3rd Workshop on Compiler-Driven Performance

October 06, 2004
Hilton Suites Toronto/Markham Conference Centre
Markham, ON

Associated with CASCON 2004


Accelerating Java synchronization in Just-In-Time compiler-generated code

Mark Stoodley - IBM Toronto Lab

Synchronization is an essential tool that is widely used in Java applications and in the Java class library to maintain data integrity in a multithreaded environment. Locking and unlocking objects are generally expensive operations, however, so Java Just-In-Time(JIT) compilers employ a variety of ingenious tactics to reduce the cost of synchronization. These tactics fall into two broad categories: 1) techniques to reduce the cost of the lock and unlock operations, and 2) techniques to eliminate some of the operations altogether. The use of flat locks and spin loops are two techniques in the first category that reduce cost by avoiding the use of monitors at the operating system level in the typical case that there is no thread contention for an object's lock. Nested lock removal and lock coarsening are examples of techniques in the second category that operate by removing redundant synchronization operations or by combining the effects of multiple operations so that the cost is not paid as often. In this talk, I will first give a quick overview of the various technologies used to improve the cost of synchronization in Java programs. I will then describe in greater detail the lock coarsening technique used in recent releases of IBM's JIT compilers to broaden the scope of code across which locks are held so that fewer lock operations are required. While improving performance is the obviously the main goal of this optimization, maintaining correctness is critically important. I will describe two extremely subtle problems that would have sacrificed correctness for performance had our framework not been specifically designed to detect and avoid them.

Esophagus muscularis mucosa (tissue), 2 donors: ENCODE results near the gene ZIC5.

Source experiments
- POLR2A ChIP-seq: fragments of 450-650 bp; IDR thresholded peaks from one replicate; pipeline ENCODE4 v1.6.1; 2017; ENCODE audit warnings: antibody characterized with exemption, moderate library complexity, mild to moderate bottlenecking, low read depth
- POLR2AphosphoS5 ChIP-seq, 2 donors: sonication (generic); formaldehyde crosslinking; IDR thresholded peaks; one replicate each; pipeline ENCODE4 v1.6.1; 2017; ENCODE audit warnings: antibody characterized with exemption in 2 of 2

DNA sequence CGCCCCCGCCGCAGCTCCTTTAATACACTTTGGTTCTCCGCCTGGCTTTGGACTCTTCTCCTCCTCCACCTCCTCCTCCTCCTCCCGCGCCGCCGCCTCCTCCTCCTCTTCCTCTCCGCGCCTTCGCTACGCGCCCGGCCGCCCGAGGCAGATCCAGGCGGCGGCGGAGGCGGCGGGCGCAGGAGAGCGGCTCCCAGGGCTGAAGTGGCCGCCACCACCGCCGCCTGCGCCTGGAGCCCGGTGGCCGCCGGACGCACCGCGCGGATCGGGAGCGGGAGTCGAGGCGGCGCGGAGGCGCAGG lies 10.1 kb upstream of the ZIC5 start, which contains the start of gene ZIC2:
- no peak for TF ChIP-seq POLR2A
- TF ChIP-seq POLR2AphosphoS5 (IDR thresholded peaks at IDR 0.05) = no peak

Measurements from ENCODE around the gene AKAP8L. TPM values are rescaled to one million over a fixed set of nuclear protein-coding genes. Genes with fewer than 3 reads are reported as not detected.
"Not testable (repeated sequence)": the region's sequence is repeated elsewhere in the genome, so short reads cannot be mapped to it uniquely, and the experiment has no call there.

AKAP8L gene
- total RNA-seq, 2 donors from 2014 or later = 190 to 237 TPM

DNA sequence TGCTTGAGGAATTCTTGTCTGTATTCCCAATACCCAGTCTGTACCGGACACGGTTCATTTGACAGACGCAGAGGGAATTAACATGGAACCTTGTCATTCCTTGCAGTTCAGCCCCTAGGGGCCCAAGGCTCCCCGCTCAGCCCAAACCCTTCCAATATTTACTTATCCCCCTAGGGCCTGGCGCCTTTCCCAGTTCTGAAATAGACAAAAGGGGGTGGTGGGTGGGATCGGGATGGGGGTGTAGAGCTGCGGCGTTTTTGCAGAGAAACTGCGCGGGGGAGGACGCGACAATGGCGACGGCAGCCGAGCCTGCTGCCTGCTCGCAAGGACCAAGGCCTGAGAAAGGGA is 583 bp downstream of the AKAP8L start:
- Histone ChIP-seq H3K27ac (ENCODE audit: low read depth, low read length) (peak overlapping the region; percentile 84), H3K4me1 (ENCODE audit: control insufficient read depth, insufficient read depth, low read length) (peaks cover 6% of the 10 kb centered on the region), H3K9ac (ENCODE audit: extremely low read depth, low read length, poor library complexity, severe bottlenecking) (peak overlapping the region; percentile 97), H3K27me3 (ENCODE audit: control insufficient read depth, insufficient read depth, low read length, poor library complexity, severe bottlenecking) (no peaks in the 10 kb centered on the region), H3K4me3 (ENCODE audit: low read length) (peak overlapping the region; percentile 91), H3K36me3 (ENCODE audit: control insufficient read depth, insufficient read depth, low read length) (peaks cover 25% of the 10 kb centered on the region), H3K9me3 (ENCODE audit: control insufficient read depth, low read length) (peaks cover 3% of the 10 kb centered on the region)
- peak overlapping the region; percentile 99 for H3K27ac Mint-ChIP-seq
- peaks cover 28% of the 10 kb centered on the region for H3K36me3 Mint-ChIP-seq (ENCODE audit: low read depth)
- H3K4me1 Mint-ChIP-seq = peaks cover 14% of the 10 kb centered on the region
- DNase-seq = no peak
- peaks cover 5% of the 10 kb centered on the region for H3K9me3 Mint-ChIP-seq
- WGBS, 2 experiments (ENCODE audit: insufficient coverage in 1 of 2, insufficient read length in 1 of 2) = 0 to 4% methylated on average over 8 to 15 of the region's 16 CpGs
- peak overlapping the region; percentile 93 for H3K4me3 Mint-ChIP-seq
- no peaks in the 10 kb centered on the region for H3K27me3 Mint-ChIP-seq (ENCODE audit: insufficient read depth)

Presentation Slides.